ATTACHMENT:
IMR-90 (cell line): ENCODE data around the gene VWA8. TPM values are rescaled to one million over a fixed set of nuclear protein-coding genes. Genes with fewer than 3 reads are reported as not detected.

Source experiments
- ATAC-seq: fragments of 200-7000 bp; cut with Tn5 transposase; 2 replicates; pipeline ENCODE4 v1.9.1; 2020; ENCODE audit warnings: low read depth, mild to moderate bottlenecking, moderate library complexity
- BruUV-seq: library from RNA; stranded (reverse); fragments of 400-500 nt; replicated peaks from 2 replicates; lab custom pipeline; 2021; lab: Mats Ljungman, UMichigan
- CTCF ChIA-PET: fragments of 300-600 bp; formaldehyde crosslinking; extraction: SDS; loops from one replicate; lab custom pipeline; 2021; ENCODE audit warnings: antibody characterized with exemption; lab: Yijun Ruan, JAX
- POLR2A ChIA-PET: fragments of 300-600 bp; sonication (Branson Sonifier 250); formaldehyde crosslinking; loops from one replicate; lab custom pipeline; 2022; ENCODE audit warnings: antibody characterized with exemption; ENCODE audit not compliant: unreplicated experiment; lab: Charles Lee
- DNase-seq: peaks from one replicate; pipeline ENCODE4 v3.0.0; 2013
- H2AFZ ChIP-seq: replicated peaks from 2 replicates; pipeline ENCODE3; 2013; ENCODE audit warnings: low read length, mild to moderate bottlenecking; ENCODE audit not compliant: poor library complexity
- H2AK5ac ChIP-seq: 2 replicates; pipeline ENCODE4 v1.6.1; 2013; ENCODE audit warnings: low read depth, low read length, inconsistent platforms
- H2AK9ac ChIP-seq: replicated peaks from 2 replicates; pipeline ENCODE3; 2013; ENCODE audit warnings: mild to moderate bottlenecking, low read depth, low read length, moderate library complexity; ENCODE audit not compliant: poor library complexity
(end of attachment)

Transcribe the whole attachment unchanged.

IMR-90 (cell line): ENCODE data around the gene VWA8. TPM values are rescaled to one million over a fixed set of nuclear protein-coding genes. Genes with fewer than 3 reads are reported as not detected.

Source experiments
- ATAC-seq: fragments of 200-7000 bp; cut with Tn5 transposase; 2 replicates; pipeline ENCODE4 v1.9.1; 2020; ENCODE audit warnings: low read depth, mild to moderate bottlenecking, moderate library complexity
- BruUV-seq: library from RNA; stranded (reverse); fragments of 400-500 nt; replicated peaks from 2 replicates; lab custom pipeline; 2021; lab: Mats Ljungman, UMichigan
- CTCF ChIA-PET: fragments of 300-600 bp; formaldehyde crosslinking; extraction: SDS; loops from one replicate; lab custom pipeline; 2021; ENCODE audit warnings: antibody characterized with exemption; lab: Yijun Ruan, JAX
- POLR2A ChIA-PET: fragments of 300-600 bp; sonication (Branson Sonifier 250); formaldehyde crosslinking; loops from one replicate; lab custom pipeline; 2022; ENCODE audit warnings: antibody characterized with exemption; ENCODE audit not compliant: unreplicated experiment; lab: Charles Lee
- DNase-seq: peaks from one replicate; pipeline ENCODE4 v3.0.0; 2013
- H2AFZ ChIP-seq: replicated peaks from 2 replicates; pipeline ENCODE3; 2013; ENCODE audit warnings: low read length, mild to moderate bottlenecking; ENCODE audit not compliant: poor library complexity
- H2AK5ac ChIP-seq: 2 replicates; pipeline ENCODE4 v1.6.1; 2013; ENCODE audit warnings: low read depth, low read length, inconsistent platforms
- H2AK9ac ChIP-seq: replicated peaks from 2 replicates; pipeline ENCODE3; 2013; ENCODE audit warnings: mild to moderate bottlenecking, low read depth, low read length, moderate library complexity; ENCODE audit not compliant: poor library complexity